The recreation deck grew out of Director Robert Wise’s desire to show the scale of the Enterprise.

“When I came on the show, I saw a number of the old episodes,” he told Cinefantastique in late 1979, just before the movie came out, “and I was struck with the fact that they were always talking about having a crew of 460 or something, but all you ever saw were the main characters and a few extras walking around the back. They didn’t have any scope.”

So I felt it was very important that there be one place in the picture where we would have a big rec room and see a good part of the 400 people in one group, so we illustrate the size of the Enterprise and that it’s manned by all these people.

The question for the design team was where on the ship this new deck should be.

Illustrator Andrew Probert’s first suggestion was putting the recreation deck below the officers’ lounge. He submitted a concept art that showed how Spock’s arrival could be dramatized by observing his shuttle through the enormous windows of this new facility.

Today such a scene would be shot on a blue-screen stage. At the time, Production Designer Harold Michelson’s problem was that he couldn’t possibly get glass in the required size to build the set.

He argued for putting the recreation deck in the back of the saucer section, next to the impulse engines. There were already windows on the model there and Michelson felt he could build the right set for it.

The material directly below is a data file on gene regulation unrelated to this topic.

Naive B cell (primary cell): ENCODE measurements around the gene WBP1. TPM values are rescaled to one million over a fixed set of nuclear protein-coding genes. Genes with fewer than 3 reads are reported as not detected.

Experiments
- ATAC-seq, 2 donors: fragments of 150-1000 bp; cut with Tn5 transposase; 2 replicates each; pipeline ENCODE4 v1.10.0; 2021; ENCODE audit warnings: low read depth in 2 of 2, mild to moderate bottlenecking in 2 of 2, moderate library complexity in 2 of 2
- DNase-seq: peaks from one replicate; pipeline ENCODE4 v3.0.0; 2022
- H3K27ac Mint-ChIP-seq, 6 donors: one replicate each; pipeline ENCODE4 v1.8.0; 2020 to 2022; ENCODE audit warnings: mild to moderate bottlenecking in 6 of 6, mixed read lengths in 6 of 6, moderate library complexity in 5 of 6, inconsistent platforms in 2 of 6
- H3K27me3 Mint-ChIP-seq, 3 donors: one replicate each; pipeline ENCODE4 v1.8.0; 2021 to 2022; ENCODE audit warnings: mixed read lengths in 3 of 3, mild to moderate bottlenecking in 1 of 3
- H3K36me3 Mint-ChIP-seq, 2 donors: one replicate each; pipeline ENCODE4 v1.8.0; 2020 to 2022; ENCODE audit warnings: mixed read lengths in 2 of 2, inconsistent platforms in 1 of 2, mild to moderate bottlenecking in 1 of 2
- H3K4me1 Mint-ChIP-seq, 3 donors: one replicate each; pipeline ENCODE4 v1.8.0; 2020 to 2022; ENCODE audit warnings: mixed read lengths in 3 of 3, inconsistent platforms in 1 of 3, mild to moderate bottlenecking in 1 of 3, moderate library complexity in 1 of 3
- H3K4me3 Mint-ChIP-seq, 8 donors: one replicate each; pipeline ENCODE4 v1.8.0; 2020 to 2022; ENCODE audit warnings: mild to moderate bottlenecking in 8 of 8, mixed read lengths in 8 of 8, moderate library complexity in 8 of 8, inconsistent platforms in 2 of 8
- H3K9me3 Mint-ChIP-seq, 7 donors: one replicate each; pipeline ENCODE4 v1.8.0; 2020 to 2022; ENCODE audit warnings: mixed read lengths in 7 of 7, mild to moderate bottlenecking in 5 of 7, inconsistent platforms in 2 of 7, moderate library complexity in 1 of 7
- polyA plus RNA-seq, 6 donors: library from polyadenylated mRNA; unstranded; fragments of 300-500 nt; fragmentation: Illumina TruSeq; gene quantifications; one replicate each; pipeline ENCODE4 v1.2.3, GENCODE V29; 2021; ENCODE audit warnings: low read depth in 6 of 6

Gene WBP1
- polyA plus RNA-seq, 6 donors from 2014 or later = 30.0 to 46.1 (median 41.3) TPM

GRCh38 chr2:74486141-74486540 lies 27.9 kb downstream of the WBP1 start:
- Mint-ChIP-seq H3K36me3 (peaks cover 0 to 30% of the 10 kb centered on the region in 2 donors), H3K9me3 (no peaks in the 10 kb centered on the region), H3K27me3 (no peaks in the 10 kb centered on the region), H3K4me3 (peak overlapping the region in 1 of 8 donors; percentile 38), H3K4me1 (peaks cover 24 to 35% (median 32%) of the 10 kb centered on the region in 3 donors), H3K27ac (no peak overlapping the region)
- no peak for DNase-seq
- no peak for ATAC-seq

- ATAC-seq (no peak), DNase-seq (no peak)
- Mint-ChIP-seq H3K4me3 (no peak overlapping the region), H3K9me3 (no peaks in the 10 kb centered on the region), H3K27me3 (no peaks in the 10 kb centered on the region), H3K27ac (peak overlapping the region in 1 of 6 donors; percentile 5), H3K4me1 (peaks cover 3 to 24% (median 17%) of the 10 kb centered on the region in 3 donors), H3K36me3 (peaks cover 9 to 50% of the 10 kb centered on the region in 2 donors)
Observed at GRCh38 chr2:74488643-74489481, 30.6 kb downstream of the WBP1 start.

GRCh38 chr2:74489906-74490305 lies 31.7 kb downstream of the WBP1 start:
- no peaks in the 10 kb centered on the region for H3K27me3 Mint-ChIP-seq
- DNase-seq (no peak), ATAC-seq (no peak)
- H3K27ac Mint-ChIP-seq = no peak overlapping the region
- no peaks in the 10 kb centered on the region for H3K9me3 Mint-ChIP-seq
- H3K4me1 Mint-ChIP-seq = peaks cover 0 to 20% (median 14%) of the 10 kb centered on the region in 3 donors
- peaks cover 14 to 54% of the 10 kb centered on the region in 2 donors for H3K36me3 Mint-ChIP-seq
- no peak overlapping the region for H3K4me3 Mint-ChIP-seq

Probert saw a problem, though. He pointed out that the saucer curved downward at the edges and submitted a concept art for a terraced recreation room that would both maintain visual continuity and make the scene more interesting.

Michelson rejected the idea as too complicated. Probert remembers him saying: “No one goes to a movie with a slide rule in his hand.”

Michelson defended his decision in an interview with Starlog magazine in January 1980, arguing that there was a danger in being too logical about designing sets.

“We were bamboozled by technical advisors, people from NASA and other scientists,” he said. They were apt to lose sight of the drama, Michelson felt, in their insistence on accuracy.

And there was always a time element — no way we could do everything anybody might want us to do.

Sources for this story include: David Houston “Production Designer Harold Michelson, Visualizing the New Star Trek,” Starlog 30 (January 1980) 42-46; Preston Neal Jones, “Star Trek: The Motion Picture,” Cinefantastique 9, #2 (Winter 1979) 40-47; and Andrew Probert, “Recreation Deck,” Probert Designs

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June 25, 2007

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